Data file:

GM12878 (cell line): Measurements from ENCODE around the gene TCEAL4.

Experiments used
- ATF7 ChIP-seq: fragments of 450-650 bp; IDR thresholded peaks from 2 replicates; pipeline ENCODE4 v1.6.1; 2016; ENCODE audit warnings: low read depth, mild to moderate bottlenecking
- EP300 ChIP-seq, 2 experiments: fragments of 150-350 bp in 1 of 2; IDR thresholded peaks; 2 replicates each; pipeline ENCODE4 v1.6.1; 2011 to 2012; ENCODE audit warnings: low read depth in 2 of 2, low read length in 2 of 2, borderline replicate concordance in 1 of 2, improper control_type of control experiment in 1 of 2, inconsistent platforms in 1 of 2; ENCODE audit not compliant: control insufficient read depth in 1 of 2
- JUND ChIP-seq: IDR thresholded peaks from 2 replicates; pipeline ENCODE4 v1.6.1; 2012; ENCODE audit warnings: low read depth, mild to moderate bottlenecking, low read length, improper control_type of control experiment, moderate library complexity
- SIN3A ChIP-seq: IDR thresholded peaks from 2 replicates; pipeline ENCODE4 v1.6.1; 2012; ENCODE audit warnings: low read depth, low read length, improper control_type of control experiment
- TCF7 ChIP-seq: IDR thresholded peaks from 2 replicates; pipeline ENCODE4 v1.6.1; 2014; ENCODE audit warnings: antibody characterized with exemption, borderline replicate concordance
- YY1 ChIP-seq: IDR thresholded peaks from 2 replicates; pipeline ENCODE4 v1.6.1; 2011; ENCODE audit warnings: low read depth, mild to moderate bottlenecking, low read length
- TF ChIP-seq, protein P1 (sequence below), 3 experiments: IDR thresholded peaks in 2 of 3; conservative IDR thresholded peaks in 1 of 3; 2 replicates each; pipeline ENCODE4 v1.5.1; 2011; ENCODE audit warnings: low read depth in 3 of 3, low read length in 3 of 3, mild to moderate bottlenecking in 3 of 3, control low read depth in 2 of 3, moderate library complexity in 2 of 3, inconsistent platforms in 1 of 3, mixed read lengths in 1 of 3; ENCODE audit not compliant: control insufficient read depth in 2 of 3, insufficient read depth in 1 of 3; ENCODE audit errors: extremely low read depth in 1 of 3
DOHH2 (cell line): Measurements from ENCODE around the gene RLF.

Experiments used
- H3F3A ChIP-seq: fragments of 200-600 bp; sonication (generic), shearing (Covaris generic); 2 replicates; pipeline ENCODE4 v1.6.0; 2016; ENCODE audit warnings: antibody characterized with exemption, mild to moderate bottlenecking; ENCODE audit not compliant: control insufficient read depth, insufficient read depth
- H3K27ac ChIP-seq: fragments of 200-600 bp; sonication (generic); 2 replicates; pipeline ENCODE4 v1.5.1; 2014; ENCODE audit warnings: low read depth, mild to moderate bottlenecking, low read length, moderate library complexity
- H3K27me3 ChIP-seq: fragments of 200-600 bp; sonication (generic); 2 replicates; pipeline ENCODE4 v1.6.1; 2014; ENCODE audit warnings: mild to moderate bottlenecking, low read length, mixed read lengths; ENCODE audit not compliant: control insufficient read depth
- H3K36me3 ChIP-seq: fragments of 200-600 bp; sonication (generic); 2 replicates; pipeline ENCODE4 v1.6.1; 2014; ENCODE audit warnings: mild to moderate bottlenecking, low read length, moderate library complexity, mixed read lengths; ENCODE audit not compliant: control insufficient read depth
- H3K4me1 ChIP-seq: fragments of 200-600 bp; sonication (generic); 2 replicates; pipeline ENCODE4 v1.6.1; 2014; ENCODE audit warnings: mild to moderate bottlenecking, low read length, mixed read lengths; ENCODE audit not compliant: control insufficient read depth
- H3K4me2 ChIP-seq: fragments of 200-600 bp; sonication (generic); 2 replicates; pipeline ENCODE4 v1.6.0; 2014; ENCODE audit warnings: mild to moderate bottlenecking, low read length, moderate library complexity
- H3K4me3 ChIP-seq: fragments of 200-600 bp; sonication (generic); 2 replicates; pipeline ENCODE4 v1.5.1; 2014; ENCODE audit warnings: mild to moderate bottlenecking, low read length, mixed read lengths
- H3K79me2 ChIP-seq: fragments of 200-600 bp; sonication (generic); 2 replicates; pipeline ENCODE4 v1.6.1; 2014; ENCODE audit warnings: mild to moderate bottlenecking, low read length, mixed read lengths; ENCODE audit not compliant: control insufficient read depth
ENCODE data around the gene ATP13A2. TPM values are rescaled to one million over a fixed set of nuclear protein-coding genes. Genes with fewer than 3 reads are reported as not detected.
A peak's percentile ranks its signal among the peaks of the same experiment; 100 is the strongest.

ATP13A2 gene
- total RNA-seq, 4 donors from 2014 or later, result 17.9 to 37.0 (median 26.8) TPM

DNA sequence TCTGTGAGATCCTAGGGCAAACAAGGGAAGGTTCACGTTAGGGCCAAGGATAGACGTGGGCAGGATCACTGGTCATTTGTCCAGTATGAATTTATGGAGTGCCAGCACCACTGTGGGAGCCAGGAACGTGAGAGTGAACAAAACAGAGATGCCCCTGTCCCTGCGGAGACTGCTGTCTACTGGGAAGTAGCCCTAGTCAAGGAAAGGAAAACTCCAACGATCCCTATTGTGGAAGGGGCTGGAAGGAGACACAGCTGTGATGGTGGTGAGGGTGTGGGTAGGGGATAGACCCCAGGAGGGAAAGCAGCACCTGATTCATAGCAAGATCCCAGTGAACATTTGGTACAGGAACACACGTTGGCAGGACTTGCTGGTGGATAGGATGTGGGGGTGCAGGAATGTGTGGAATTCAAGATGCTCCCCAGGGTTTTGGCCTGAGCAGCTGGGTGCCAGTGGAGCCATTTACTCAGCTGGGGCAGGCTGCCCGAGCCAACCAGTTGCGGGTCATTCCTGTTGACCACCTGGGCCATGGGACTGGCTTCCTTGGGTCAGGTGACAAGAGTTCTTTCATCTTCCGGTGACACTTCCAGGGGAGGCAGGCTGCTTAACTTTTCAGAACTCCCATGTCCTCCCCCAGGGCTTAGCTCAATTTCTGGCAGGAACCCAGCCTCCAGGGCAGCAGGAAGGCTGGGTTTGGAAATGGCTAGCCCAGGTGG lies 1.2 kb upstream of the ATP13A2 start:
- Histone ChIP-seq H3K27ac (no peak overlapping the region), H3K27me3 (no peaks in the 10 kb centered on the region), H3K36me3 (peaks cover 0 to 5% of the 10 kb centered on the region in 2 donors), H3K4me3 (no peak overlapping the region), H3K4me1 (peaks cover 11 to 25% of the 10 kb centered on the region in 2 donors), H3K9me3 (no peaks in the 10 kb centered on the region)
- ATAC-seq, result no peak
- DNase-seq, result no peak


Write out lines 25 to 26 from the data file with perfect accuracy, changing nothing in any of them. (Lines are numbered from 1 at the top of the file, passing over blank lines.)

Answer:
- Histone ChIP-seq H3K27ac (no peak overlapping the region), H3K27me3 (no peaks in the 10 kb centered on the region), H3K36me3 (peaks cover 0 to 5% of the 10 kb centered on the region in 2 donors), H3K4me3 (no peak overlapping the region), H3K4me1 (peaks cover 11 to 25% of the 10 kb centered on the region in 2 donors), H3K9me3 (no peaks in the 10 kb centered on the region)
- ATAC-seq, result no peak